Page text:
Step 2: Be camera-ready! Keep your camera in the same spot in the house—ready to grab—for when you want to document the latest masterpiece, fancy dress outfit, or daring antic that comes your way. Continue reading


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Ideas to spruce up your old sofa

Has your sofa seen better days? If the cushions are losing their plumpness and the seams are splitting, you might want to just throw it out. Or do you? That sofa has sentimental value: it was the very first piece furniture you bought with your first salary, it was where you usually have popcorn dates with your spouse, and it’s the most comfortable place in your home. Yes, it might be thread-bare and worn, but you just do not have the heart to get rid of it. That’s how I feel about my old battered leather sofa (that I bought second-hand in the first place) because even though it’s old and a bit saggy, it’s still my dream sofa – the kind that you sink into in coffee shops! – and that kind of comfort only comes from usage over the years.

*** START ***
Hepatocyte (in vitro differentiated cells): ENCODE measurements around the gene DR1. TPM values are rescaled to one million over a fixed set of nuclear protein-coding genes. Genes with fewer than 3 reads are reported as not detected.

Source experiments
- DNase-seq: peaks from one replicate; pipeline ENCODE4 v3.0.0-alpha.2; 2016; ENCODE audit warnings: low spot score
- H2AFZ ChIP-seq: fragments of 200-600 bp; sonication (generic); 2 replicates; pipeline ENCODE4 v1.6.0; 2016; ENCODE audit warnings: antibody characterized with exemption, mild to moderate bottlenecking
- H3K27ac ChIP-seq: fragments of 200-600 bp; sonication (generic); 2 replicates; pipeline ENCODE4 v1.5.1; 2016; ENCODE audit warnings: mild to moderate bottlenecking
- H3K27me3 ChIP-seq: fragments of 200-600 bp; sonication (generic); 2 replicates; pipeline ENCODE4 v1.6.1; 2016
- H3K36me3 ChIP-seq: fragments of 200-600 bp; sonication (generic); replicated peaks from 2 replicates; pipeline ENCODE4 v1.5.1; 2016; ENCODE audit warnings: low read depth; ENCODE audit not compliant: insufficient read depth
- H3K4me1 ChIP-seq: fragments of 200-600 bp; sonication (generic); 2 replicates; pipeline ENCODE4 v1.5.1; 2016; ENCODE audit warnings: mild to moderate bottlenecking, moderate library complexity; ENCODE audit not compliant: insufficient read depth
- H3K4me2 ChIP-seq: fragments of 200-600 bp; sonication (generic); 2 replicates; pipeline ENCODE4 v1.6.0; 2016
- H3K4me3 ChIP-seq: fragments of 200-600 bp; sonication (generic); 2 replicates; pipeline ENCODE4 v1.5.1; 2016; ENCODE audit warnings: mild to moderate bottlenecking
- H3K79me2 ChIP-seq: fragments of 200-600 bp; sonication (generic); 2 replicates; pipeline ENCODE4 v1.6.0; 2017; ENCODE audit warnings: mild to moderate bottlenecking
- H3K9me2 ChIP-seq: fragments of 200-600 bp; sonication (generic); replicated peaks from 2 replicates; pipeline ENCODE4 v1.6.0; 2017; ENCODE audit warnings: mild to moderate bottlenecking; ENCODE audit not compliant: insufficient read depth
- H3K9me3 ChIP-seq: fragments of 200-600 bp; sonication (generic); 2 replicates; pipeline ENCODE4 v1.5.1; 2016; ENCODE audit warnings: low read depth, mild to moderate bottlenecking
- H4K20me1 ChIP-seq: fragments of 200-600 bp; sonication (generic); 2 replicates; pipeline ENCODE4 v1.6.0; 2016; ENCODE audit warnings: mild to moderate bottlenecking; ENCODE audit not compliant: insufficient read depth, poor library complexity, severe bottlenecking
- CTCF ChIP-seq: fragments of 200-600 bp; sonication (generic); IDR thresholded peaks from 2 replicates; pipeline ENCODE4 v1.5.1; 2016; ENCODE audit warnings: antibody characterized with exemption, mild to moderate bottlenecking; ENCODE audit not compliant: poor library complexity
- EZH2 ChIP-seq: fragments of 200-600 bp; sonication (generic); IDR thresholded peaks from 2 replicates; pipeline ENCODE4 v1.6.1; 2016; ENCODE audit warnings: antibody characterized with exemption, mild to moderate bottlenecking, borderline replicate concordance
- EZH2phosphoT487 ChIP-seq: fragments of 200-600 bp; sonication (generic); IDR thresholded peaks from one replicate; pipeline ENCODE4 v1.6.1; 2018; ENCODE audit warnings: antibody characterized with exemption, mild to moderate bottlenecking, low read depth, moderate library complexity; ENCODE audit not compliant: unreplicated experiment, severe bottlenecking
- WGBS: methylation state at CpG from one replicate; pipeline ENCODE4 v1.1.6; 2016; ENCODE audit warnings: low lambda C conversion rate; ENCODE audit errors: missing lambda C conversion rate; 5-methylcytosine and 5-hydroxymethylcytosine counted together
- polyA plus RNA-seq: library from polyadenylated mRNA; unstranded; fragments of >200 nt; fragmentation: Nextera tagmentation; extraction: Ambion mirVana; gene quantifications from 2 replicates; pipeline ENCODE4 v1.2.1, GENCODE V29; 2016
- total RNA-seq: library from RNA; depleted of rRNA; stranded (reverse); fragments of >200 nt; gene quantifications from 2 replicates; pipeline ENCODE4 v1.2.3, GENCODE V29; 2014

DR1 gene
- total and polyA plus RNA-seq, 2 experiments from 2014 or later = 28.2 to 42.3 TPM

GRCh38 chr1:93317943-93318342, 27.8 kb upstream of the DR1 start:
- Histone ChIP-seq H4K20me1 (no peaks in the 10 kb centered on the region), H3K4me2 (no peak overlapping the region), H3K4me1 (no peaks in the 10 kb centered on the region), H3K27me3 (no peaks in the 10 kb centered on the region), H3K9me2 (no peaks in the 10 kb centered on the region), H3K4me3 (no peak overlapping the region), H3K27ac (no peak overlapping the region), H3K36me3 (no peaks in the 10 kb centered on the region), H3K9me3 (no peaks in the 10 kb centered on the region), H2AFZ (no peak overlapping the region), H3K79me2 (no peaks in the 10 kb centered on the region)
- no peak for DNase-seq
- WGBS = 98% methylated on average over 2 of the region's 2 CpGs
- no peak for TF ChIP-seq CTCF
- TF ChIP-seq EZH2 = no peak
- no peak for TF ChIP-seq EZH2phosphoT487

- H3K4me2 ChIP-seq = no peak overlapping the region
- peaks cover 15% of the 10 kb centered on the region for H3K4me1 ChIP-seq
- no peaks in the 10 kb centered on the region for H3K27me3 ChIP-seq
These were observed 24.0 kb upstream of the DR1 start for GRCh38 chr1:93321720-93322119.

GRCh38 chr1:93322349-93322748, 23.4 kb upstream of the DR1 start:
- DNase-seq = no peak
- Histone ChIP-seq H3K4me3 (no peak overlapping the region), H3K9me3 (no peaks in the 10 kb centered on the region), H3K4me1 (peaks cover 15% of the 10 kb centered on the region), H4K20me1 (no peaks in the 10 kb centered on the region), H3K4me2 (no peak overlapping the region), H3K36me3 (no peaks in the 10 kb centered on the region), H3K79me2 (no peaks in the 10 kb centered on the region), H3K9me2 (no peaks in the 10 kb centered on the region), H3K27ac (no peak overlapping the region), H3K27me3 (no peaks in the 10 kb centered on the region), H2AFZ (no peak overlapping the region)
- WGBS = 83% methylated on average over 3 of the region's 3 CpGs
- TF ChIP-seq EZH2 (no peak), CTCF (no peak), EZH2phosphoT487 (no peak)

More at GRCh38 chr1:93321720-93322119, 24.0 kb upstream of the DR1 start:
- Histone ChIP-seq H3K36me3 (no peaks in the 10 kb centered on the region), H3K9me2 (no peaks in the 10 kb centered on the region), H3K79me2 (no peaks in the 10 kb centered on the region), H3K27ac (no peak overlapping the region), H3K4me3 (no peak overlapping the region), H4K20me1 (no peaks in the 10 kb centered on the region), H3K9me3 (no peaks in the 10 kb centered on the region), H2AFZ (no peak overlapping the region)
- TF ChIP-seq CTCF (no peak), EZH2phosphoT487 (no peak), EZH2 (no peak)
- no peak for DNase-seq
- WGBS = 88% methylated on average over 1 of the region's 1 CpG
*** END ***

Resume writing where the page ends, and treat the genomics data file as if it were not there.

Well, if your old couch really is that comfortable or sentimental and you cannot stand to be parted from it, you can give it a makeover to get it looking good again. You can still get yourself a new sofa and move the old couch into a different part of the house of course, but there are a lot of different options that you can look at when you are looking to renovate your favourite place to sit.

DIY ideas for a sofa makeover

Reupholstering your old couch